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San Diego County Health Officials Warn Of Looming Whooping Cough Epidemic

Julietta Losoyo, right, a registered nurse at the San Diego Public Health Center gives Derek Lucero a whooping cough injection while in his father Leonel's arms as his brother Iker, 2, looks on in San Diego, Dec. 10, 2014.
Chris Carlson / Associated Press
Julietta Losoyo, right, a registered nurse at the San Diego Public Health Center gives Derek Lucero a whooping cough injection while in his father Leonel's arms as his brother Iker, 2, looks on in San Diego, Dec. 10, 2014.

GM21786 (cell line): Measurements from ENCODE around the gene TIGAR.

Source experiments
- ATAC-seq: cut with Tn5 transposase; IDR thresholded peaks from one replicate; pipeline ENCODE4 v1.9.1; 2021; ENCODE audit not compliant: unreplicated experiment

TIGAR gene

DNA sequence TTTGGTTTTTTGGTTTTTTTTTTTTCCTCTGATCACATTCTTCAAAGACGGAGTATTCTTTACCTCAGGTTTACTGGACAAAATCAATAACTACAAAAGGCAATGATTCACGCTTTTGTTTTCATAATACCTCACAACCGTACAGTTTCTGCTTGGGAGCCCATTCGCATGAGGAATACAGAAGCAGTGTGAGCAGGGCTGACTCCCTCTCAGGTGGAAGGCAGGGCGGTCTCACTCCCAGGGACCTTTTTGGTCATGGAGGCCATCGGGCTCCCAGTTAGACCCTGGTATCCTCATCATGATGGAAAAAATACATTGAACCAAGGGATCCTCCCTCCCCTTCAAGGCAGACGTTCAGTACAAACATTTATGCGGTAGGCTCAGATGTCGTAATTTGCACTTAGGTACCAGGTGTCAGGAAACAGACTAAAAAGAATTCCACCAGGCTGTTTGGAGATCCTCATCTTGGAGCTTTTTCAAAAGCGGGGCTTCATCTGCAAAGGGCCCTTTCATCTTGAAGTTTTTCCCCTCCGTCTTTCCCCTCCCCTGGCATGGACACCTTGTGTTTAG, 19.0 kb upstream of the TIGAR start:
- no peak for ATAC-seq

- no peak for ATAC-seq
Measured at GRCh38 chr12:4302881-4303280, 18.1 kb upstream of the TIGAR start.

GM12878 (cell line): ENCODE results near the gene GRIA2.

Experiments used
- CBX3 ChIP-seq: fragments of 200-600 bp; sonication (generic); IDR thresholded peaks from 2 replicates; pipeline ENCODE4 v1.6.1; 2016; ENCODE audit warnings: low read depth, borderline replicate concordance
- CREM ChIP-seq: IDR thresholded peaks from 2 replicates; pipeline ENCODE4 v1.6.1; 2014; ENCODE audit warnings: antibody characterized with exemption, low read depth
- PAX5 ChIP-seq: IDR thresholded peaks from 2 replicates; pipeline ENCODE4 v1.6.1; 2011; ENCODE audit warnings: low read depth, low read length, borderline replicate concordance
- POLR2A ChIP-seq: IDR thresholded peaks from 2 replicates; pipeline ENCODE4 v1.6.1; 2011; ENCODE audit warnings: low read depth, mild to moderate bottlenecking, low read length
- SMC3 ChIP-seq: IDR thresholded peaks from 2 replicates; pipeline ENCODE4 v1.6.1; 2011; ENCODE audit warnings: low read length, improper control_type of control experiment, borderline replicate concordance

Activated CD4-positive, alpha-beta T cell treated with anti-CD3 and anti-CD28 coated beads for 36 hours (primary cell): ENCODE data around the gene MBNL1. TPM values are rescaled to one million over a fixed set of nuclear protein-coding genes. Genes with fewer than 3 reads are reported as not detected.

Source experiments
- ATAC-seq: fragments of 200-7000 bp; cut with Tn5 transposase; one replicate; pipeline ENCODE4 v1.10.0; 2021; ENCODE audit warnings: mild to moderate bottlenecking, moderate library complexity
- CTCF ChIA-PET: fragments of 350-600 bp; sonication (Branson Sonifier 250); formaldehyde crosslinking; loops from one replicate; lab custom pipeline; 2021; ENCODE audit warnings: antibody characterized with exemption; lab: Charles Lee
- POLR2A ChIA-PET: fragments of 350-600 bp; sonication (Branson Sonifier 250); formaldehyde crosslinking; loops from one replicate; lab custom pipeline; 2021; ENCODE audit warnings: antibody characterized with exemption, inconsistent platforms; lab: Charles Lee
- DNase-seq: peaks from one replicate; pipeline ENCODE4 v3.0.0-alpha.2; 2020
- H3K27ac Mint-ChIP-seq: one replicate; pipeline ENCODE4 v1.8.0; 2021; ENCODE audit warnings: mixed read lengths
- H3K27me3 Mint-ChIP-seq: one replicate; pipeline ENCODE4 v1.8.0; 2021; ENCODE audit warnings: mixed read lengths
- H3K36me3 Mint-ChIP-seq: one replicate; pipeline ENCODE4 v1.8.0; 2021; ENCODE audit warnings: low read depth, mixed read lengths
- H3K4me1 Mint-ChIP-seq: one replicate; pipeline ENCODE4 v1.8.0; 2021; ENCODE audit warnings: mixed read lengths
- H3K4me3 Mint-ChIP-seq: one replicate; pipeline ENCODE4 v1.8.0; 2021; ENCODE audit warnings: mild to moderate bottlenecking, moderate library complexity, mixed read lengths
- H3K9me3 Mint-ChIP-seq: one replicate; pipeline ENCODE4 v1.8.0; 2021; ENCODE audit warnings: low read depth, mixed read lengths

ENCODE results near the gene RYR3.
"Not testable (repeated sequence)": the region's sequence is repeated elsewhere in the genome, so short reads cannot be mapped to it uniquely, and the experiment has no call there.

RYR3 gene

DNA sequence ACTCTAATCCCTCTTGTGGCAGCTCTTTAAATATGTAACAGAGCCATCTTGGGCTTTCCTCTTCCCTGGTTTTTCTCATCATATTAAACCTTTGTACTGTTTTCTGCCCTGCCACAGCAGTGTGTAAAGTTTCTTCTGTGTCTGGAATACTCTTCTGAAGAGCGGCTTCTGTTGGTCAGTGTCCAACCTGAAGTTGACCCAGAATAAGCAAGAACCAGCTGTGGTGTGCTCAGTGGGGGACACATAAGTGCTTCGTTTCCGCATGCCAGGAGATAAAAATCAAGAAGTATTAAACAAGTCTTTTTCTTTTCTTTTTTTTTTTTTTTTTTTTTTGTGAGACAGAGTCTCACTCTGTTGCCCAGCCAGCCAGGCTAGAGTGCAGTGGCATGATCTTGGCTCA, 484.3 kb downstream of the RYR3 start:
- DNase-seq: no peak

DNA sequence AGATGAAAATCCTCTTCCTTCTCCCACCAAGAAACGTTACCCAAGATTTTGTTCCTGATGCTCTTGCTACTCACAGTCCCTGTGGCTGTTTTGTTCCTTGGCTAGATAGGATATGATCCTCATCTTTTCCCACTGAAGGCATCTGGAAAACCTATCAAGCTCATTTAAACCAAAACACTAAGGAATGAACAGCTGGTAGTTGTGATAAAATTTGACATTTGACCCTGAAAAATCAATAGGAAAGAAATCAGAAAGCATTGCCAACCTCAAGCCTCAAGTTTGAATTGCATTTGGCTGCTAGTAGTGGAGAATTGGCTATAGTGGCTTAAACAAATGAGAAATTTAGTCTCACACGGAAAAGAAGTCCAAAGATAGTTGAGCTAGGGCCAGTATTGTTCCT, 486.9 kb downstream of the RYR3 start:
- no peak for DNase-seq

San Diego County Health Officials Warn Of Looming Whooping Cough Epidemic
San Diego County Health Officials Warn Of Looming Whooping Cough Epidemic GUEST: Dr. Mark Sawyer, infectious disease specialist, Rady Children's Hospital